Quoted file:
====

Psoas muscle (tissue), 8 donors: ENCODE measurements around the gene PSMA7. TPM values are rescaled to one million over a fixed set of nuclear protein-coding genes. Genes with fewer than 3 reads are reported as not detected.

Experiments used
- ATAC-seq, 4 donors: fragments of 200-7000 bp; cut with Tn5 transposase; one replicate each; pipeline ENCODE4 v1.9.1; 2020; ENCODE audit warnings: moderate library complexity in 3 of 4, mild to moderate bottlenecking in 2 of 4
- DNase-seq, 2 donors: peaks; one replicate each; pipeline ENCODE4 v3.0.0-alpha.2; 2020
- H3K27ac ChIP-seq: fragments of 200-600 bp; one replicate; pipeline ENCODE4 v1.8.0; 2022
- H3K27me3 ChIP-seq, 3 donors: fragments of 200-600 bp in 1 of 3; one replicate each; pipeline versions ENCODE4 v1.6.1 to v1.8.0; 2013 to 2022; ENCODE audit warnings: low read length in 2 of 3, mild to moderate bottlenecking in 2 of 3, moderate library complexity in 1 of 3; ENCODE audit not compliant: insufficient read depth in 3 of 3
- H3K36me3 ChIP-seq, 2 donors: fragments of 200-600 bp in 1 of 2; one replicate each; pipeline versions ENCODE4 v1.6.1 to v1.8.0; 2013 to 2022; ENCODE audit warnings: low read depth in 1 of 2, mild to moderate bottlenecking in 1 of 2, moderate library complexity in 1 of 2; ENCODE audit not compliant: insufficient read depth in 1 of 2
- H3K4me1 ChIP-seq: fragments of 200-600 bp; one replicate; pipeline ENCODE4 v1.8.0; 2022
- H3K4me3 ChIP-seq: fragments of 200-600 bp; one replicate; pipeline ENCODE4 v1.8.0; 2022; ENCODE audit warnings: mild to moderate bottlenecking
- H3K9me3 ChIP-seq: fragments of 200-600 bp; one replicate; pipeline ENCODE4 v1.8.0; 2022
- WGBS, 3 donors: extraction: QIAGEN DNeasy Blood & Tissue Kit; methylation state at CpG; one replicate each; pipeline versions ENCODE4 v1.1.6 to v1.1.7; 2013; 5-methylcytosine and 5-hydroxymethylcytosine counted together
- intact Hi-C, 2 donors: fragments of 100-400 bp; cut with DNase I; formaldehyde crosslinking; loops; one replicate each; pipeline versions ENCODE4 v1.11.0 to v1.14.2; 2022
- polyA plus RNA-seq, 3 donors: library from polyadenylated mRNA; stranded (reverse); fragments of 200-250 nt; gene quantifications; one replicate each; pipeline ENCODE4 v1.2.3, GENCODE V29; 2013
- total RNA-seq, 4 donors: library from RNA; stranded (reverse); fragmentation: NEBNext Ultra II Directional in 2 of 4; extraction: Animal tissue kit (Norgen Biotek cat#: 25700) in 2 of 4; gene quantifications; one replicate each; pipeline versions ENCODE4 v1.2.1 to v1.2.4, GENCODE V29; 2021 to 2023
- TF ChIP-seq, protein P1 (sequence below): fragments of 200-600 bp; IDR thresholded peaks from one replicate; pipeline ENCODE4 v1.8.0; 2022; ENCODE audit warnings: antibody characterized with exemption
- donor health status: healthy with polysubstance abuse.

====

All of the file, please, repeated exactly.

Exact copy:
Psoas muscle (tissue), 8 donors: ENCODE measurements around the gene PSMA7. TPM values are rescaled to one million over a fixed set of nuclear protein-coding genes. Genes with fewer than 3 reads are reported as not detected.

Experiments used
- ATAC-seq, 4 donors: fragments of 200-7000 bp; cut with Tn5 transposase; one replicate each; pipeline ENCODE4 v1.9.1; 2020; ENCODE audit warnings: moderate library complexity in 3 of 4, mild to moderate bottlenecking in 2 of 4
- DNase-seq, 2 donors: peaks; one replicate each; pipeline ENCODE4 v3.0.0-alpha.2; 2020
- H3K27ac ChIP-seq: fragments of 200-600 bp; one replicate; pipeline ENCODE4 v1.8.0; 2022
- H3K27me3 ChIP-seq, 3 donors: fragments of 200-600 bp in 1 of 3; one replicate each; pipeline versions ENCODE4 v1.6.1 to v1.8.0; 2013 to 2022; ENCODE audit warnings: low read length in 2 of 3, mild to moderate bottlenecking in 2 of 3, moderate library complexity in 1 of 3; ENCODE audit not compliant: insufficient read depth in 3 of 3
- H3K36me3 ChIP-seq, 2 donors: fragments of 200-600 bp in 1 of 2; one replicate each; pipeline versions ENCODE4 v1.6.1 to v1.8.0; 2013 to 2022; ENCODE audit warnings: low read depth in 1 of 2, mild to moderate bottlenecking in 1 of 2, moderate library complexity in 1 of 2; ENCODE audit not compliant: insufficient read depth in 1 of 2
- H3K4me1 ChIP-seq: fragments of 200-600 bp; one replicate; pipeline ENCODE4 v1.8.0; 2022
- H3K4me3 ChIP-seq: fragments of 200-600 bp; one replicate; pipeline ENCODE4 v1.8.0; 2022; ENCODE audit warnings: mild to moderate bottlenecking
- H3K9me3 ChIP-seq: fragments of 200-600 bp; one replicate; pipeline ENCODE4 v1.8.0; 2022
- WGBS, 3 donors: extraction: QIAGEN DNeasy Blood & Tissue Kit; methylation state at CpG; one replicate each; pipeline versions ENCODE4 v1.1.6 to v1.1.7; 2013; 5-methylcytosine and 5-hydroxymethylcytosine counted together
- intact Hi-C, 2 donors: fragments of 100-400 bp; cut with DNase I; formaldehyde crosslinking; loops; one replicate each; pipeline versions ENCODE4 v1.11.0 to v1.14.2; 2022
- polyA plus RNA-seq, 3 donors: library from polyadenylated mRNA; stranded (reverse); fragments of 200-250 nt; gene quantifications; one replicate each; pipeline ENCODE4 v1.2.3, GENCODE V29; 2013
- total RNA-seq, 4 donors: library from RNA; stranded (reverse); fragmentation: NEBNext Ultra II Directional in 2 of 4; extraction: Animal tissue kit (Norgen Biotek cat#: 25700) in 2 of 4; gene quantifications; one replicate each; pipeline versions ENCODE4 v1.2.1 to v1.2.4, GENCODE V29; 2021 to 2023
- TF ChIP-seq, protein P1 (sequence below): fragments of 200-600 bp; IDR thresholded peaks from one replicate; pipeline ENCODE4 v1.8.0; 2022; ENCODE audit warnings: antibody characterized with exemption
- donor health status: healthy with polysubstance abuse.